Children with allergies 'being let down'

Image caption Doctors are missing out on allergy training

Everyone knows someone with an allergy - and an incredible 40% of UK children have either asthma, eczema, hay fever or a food allergy.

But in this week's Scrubbing Up, Dr Adam Fox, a child allergy specialist at Guys' & St Thomas' Hospitals argues there are too few specialists to deal with them.

The UK leads the world when it comes to prevalence of allergic disease.

More of our children are suffering from asthma, eczema, hay fever and food allergy than ever before.

However, despite these worryingly high figures, provision of NHS services for allergy remains seriously lacking

This has been recognised and documented by both the relevant royal colleges as well as the government - yet still the number of allergy specialists in the UK pales in comparison to virtually every other country in the developed world.

We are letting our children down.

A lack of specialists means a lack of the basic resource required to educate doctors in training and as a result, the overwhelming majority of medical students qualify without ever having received any training about identifying or managing conditions such as food allergy and intolerance.

And this is worrying because of the numbers involved - food allergy affects around 8% of infants and over a third of parents suspect their child has a food allergy.

The impact is obvious - parents find their doctors and health visitors offering conflicting information as to the cause of their child's illness, often having their concerns about allergy dismissed.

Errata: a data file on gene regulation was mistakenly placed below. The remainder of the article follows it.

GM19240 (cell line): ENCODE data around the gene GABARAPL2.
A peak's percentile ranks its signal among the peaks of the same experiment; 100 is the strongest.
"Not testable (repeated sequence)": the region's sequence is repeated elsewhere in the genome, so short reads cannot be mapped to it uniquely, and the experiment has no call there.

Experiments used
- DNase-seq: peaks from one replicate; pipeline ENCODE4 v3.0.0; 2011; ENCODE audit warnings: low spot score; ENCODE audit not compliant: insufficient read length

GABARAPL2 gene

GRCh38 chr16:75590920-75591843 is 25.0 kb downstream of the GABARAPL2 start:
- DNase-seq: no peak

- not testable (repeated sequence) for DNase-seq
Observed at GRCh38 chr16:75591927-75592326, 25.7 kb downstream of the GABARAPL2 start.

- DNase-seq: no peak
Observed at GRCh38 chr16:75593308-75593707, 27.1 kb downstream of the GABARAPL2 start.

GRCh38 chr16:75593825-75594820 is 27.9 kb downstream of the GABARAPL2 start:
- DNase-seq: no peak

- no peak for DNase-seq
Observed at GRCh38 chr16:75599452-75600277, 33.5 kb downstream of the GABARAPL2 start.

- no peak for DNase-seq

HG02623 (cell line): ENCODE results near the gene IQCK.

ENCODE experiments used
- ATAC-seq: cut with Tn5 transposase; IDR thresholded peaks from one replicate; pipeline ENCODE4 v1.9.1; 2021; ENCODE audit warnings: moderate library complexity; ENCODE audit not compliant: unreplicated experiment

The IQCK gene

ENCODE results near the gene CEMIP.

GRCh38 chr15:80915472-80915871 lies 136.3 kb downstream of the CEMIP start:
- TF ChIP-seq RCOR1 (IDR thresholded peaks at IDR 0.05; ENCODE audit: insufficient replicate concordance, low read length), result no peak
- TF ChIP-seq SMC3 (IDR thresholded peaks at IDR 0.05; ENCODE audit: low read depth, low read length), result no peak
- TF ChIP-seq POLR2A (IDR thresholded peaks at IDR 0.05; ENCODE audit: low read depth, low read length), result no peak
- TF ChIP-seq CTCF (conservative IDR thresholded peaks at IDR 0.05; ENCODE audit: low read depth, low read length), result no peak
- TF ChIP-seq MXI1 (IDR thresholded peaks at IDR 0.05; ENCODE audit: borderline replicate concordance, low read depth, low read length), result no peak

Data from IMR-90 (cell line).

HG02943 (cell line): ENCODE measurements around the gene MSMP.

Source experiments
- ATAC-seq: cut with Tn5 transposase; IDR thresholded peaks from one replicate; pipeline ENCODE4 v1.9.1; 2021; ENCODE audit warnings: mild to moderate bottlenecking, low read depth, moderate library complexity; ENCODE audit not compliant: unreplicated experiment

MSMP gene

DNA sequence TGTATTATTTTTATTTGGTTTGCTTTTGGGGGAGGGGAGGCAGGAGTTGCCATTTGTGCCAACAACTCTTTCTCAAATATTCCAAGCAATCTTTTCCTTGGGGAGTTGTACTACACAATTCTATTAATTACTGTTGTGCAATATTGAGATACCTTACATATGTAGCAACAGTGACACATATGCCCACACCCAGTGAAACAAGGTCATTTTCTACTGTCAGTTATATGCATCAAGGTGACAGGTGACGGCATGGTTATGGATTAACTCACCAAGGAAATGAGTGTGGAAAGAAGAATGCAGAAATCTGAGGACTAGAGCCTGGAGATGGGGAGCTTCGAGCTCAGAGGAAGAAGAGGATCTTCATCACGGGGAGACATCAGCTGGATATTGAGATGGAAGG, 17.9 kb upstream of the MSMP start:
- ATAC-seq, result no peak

When they inevitably turn to the internet they are faced with a minefield of conflicting information, littered with unproven diagnostic tests.

So business has never been better for a whole range of complimentary and alternative therapists, who are happy to fill the vacuum left by the lack of NHS provision.

Spotting signs

One of the most common food allergies seen in children is milk allergy, but this can also be a cause of confusion to parents and doctors alike.

For some infants, a milk allergy can't be missed - as soon as the baby has infant formula he develops hives and swelling, but for others the reaction is delayed and causes chronic symptoms.

Eczema, reflux, colic, diarrhoea and even constipation may be caused by an underlying milk allergy. With all of these symptoms common, it takes an educated and experienced eye to tease out which children need to change their diet to help them feel better, rather than being subject to increasing medication and investigations coupled with significant parental anxiety.

To complicate things further, reactions to milk may not involve the immune system at all and simply be an intolerance; most commonly to lactose, the main sugar found in milk.

We need to take the problem seriously and commit the time and resources to it.

GPs need to be given the tools to recognise allergic disease early and know how to diagnose and manage it or at least know when to refer on.

The recent NICE guidance on food allergy is a good first step but until medical students are properly taught about allergies, patients will get a raw deal.

Around the BBC

Related Internet links

The BBC is not responsible for the content of external Internet sites